In addition to exogenous cannabinoids, FABPs bind to endogenous N-acylethanolamines related to AEA (12). Therefore, it is not surprising that previous studies have demonstrated that N-acylethanolamines that do not themselves activate cannabinoid receptors, potentiate endocannabinoid signaling (58,–60). A recent study reported that CBD alleviates the psychotic symptoms of schizophrenia, possibly in part by elevating levels of AEA and N-acylethanolamines in humans (17). Another report showed that administration of a single oral dose of 20 mg of THC to 30 healthy volunteers resulted in higher circulating concentrations of anandamide, 2-AG, palmitoyl ethanolamide, and oleoylethanolamide (61). Therefore, it is tempting to speculate that phytocannabinoids modulate the endocannabinoid tone by targeting FABPs in humans (Fig. 8). Indeed, inhibition of FABPs was recently shown to elevate brain levels of AEA in mice (16, 62). This proposed mechanism of AEA modulation in humans is highly dependent on the pharmacological concentrations of cannabinoids in the brain following consumption. To our knowledge there is little data on this front, however, rats administered a low dose (1 mg/kg) of THC or CBD rapidly attained micromolar brain and plasma concentrations of the parent compound and/or their metabolites (63). The reported brain cannabinoid concentrations are above the Ki for the FABPs, indicating the feasibility of a FABP-dependent mechanism of action in modulating endocannabinoid levels.
Following ingestion, THC is biotransformed primarily to the psychoactive metabolite 11-OH-THC, which is further oxidized to the non-psychoactive 11-nor-9-carboxy-THC (THC-COOH). This inactivation pathway primarily occurs by the cytochrome P-450s in the liver, however, extrahepatic metabolism in other tissues such as the brain, intestines, and lungs may also partially contribute to THC metabolism (64). Phase II metabolism involves glucuronidation of THC-COOH to form soluble adducts that are excreted in urine and feces (10, 64). Phase I metabolism of CBD is similar to that of THC, with primary oxidation at the C-9 position to the alcohol and carboxylic acid, however, little data are available describing its phase II metabolism (64, 65). CBD has been reported to inhibit THC metabolite formation in vitro and some groups have found that co-administration of THC and CBD partially inhibits the formation of select THC metabolites in human subjects (66,–68).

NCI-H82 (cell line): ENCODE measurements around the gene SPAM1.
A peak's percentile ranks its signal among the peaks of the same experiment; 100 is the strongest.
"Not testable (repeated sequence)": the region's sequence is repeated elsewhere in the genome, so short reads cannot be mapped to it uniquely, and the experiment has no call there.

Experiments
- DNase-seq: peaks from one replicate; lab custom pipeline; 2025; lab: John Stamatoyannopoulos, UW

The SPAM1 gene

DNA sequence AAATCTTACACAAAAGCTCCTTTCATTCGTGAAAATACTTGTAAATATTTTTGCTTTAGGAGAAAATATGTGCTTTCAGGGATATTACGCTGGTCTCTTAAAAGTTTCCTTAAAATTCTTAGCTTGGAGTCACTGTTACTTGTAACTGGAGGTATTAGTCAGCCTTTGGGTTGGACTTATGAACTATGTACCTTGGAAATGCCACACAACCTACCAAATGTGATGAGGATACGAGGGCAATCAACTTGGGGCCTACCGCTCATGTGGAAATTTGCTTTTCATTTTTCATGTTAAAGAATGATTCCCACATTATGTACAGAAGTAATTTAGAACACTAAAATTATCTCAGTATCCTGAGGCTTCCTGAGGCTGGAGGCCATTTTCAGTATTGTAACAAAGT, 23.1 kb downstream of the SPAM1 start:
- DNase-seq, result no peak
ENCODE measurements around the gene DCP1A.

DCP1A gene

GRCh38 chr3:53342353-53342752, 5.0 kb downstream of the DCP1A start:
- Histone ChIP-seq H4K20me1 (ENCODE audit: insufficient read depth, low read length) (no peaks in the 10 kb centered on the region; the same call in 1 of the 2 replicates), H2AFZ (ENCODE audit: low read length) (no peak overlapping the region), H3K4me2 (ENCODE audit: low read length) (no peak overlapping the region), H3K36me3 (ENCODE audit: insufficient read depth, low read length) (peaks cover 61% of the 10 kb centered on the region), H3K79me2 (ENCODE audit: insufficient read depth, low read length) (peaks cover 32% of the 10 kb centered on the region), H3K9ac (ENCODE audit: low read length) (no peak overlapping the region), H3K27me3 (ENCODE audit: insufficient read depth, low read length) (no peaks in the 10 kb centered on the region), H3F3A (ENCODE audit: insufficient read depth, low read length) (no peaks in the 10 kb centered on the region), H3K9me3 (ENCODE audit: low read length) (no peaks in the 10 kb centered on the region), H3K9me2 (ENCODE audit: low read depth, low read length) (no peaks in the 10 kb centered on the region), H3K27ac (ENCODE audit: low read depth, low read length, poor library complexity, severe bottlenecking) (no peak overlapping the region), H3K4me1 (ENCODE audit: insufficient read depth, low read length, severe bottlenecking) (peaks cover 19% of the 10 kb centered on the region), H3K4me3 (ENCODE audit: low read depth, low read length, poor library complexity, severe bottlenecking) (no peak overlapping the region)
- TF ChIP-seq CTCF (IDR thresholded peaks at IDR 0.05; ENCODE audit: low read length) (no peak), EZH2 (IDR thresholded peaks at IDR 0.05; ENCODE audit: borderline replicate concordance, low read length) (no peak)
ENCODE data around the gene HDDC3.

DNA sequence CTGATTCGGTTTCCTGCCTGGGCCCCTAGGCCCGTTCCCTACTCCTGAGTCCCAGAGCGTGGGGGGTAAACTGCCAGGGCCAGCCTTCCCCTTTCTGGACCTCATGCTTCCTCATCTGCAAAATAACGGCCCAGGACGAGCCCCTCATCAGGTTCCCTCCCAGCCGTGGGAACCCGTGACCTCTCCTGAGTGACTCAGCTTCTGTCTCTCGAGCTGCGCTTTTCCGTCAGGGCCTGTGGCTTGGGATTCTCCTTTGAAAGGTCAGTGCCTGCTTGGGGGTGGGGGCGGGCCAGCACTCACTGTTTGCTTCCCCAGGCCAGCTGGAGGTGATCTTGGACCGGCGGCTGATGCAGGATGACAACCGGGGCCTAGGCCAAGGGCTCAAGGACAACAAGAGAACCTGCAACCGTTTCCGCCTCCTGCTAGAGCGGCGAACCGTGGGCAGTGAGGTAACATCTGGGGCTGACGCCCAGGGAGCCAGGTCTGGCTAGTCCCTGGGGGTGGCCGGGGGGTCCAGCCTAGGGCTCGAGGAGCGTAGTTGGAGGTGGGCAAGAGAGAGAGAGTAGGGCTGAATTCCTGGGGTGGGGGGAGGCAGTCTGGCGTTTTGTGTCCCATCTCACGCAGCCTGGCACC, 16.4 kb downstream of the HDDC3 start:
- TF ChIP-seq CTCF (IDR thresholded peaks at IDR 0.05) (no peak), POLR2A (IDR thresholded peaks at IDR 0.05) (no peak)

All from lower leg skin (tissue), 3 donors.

Metabolic reactions such as phase I hydroxylation by the cytochrome P-450s and phase II glucuronidation occur at the endoplasmic reticulum and, similar to endocannabinoids, phytocannabinoids likely require a carrier for translocation from the cell membrane to the endoplasmic reticulum. In light of our current study, we postulate that FABPs may play a role in trafficking phytocannabinoids through the cytosol to their respective intracellular enzymes, although it is possible that other identified carriers such as HSP70 may also be involved (15).
Cannabinoids have shown promise in treating several neurological disorders, including addiction, anxiety, schizophrenia, and epilepsy, as well as other conditions such as glaucoma, pain, and nausea (4, 5, 17, 69,–71). Sativex, an oromucosal spray containing ~1:1 ratio of THC:CBD, has shown promise in treating neuropathic pain and spasticity in patients with multiple sclerosis (26, 72, 73). The efficacy of CBD in the treatment of these various medical conditions suggests that both cannabinoid receptor-dependent and -independent mechanisms of action are at play in conferring such therapeutic benefits. Further studies characterizing the in vivo effects of phytocannabinoids are warranted, and the FABPs may emerge as targets of great therapeutic potential in the future of cannabinoid-based pharmacotherapies.
We thank Dr. Kyungmin Ji for her immunostaining work and Dr. Robert Rizzo who generously made his facilities available for the computational analysis.
*This work was supported, in whole or in part, by National Institutes of Health Grants DA032232, DA035923, DA035949, DA016419, DA026593, GM007518, GM008444, and NS042168.
3The abbreviations used are: